It’s The Power Curve

I’ve not played 5th edition. I own the DMG, PHB, Monster Manual, DM screen and the starter set. When the game came out, I fully intended to run a campaign and I still might. I am hesitant to do so. Just as one can be introduced to a strange food combination like lutefisk ice cream and reasonably say, “Not for me,” I look at 5E and think the same thing. I may be wrong. I might try it and think, “Wow, I’ve been missing out.” I doubt it.

The reason for that is the power curve. I look at 5E and what a character can do by fifth level and for my tastes, its a fantasy supers game. I don’t mind that concept as long as it is balanced out by the dangers the characters face.  Earthdawn is very much a fantasy supers game and that is built into the game. In Earthdawn your super powered characters could swat a peasant with relative ease whilst being swept aside as an afterthought by the most powerful monsters in the game. There’s always a foe that could wipe out your entire party in a few rounds of combat. The feeling that your characters are vulnerable never goes away in Earthdawn. You look at the stats for one of the great dragons or the worst of the horrors and shudder.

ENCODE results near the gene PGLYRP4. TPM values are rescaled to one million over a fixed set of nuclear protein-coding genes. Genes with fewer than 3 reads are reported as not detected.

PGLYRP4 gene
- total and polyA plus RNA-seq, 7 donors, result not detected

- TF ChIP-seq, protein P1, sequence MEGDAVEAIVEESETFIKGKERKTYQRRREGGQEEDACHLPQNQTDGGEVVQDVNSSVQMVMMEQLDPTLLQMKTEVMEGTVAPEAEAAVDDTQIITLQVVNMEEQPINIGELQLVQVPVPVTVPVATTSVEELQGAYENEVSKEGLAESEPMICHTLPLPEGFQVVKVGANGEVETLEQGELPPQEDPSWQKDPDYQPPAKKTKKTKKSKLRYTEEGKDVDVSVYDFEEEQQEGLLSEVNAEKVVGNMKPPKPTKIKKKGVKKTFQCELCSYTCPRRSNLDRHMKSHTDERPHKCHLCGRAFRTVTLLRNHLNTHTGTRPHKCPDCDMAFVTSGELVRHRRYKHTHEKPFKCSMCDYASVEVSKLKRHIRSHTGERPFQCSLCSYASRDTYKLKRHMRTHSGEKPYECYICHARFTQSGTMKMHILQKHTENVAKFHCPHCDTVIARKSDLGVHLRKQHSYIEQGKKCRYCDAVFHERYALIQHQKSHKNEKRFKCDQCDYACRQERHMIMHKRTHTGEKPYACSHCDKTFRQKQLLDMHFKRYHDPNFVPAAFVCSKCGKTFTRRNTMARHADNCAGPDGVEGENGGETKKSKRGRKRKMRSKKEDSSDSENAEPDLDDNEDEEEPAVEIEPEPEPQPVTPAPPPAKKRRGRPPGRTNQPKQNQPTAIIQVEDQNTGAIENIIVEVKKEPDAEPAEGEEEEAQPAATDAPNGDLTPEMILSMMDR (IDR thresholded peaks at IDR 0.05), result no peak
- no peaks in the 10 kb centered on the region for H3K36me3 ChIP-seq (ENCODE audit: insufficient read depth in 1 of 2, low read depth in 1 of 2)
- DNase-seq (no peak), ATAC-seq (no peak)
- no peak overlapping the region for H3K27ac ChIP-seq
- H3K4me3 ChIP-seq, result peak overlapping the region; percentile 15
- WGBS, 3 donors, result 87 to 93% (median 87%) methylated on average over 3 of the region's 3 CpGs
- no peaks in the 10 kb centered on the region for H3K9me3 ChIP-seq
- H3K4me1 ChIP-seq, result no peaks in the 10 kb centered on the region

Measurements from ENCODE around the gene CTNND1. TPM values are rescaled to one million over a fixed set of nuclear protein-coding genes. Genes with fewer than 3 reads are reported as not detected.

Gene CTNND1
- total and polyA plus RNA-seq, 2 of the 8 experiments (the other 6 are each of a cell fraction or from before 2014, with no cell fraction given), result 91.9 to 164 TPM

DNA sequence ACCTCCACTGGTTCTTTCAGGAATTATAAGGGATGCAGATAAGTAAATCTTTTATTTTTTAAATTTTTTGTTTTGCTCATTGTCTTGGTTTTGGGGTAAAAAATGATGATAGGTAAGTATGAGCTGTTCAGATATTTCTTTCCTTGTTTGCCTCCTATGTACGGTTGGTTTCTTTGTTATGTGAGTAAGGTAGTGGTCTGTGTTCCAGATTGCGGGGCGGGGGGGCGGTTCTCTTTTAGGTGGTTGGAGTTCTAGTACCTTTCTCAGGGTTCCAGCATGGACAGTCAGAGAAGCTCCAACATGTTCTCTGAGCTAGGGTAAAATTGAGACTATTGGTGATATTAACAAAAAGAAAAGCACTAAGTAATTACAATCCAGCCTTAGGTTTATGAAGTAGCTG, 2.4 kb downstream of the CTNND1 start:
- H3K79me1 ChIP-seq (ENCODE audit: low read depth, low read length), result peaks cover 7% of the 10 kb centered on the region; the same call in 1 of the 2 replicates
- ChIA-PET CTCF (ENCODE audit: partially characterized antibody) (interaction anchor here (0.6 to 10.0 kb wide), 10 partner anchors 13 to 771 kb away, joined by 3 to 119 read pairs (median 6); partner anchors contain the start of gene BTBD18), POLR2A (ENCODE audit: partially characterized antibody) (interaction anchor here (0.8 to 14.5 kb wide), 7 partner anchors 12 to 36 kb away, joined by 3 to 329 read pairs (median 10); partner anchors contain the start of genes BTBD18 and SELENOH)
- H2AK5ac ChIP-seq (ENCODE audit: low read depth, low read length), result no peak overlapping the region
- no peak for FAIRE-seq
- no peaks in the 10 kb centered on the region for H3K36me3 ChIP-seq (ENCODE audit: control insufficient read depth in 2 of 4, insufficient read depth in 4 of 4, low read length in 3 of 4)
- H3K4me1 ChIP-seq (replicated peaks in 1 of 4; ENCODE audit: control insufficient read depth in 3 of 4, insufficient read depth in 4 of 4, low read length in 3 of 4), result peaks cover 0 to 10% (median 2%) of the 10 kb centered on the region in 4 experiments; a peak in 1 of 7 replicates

5E players can challenge the mightiest monsters, perhaps even minor deities or major demon lords and feel like they have a good probability of winning. 4E was certainly worse in this regard and probably one reason why Pathfinder was taking away its market share. For me, this is not so much fun. I’d rather play in and DM a game where the players never feel so sure of themselves.

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